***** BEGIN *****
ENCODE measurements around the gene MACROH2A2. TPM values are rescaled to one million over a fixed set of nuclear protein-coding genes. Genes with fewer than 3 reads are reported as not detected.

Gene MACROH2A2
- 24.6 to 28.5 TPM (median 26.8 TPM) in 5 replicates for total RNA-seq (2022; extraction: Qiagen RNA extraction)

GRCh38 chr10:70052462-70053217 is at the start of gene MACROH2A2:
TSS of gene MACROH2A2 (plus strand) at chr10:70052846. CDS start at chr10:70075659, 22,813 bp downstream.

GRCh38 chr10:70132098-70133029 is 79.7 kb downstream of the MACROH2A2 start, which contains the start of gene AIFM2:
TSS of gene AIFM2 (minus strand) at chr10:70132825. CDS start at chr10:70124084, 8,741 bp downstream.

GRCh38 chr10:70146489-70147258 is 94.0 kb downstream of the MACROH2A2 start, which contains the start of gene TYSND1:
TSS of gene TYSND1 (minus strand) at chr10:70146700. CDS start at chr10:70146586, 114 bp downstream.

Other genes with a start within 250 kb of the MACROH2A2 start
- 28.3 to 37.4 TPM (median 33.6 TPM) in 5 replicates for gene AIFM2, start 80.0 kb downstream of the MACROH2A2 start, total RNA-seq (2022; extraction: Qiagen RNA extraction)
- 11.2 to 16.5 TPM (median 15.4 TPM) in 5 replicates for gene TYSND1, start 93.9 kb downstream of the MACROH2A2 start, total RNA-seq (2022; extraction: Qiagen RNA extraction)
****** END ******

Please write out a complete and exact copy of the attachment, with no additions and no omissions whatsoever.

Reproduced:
ENCODE measurements around the gene MACROH2A2. TPM values are rescaled to one million over a fixed set of nuclear protein-coding genes. Genes with fewer than 3 reads are reported as not detected.

Gene MACROH2A2
- 24.6 to 28.5 TPM (median 26.8 TPM) in 5 replicates for total RNA-seq (2022; extraction: Qiagen RNA extraction)

GRCh38 chr10:70052462-70053217 is at the start of gene MACROH2A2:
TSS of gene MACROH2A2 (plus strand) at chr10:70052846. CDS start at chr10:70075659, 22,813 bp downstream.

GRCh38 chr10:70132098-70133029 is 79.7 kb downstream of the MACROH2A2 start, which contains the start of gene AIFM2:
TSS of gene AIFM2 (minus strand) at chr10:70132825. CDS start at chr10:70124084, 8,741 bp downstream.

GRCh38 chr10:70146489-70147258 is 94.0 kb downstream of the MACROH2A2 start, which contains the start of gene TYSND1:
TSS of gene TYSND1 (minus strand) at chr10:70146700. CDS start at chr10:70146586, 114 bp downstream.

Other genes with a start within 250 kb of the MACROH2A2 start
- 28.3 to 37.4 TPM (median 33.6 TPM) in 5 replicates for gene AIFM2, start 80.0 kb downstream of the MACROH2A2 start, total RNA-seq (2022; extraction: Qiagen RNA extraction)
- 11.2 to 16.5 TPM (median 15.4 TPM) in 5 replicates for gene TYSND1, start 93.9 kb downstream of the MACROH2A2 start, total RNA-seq (2022; extraction: Qiagen RNA extraction)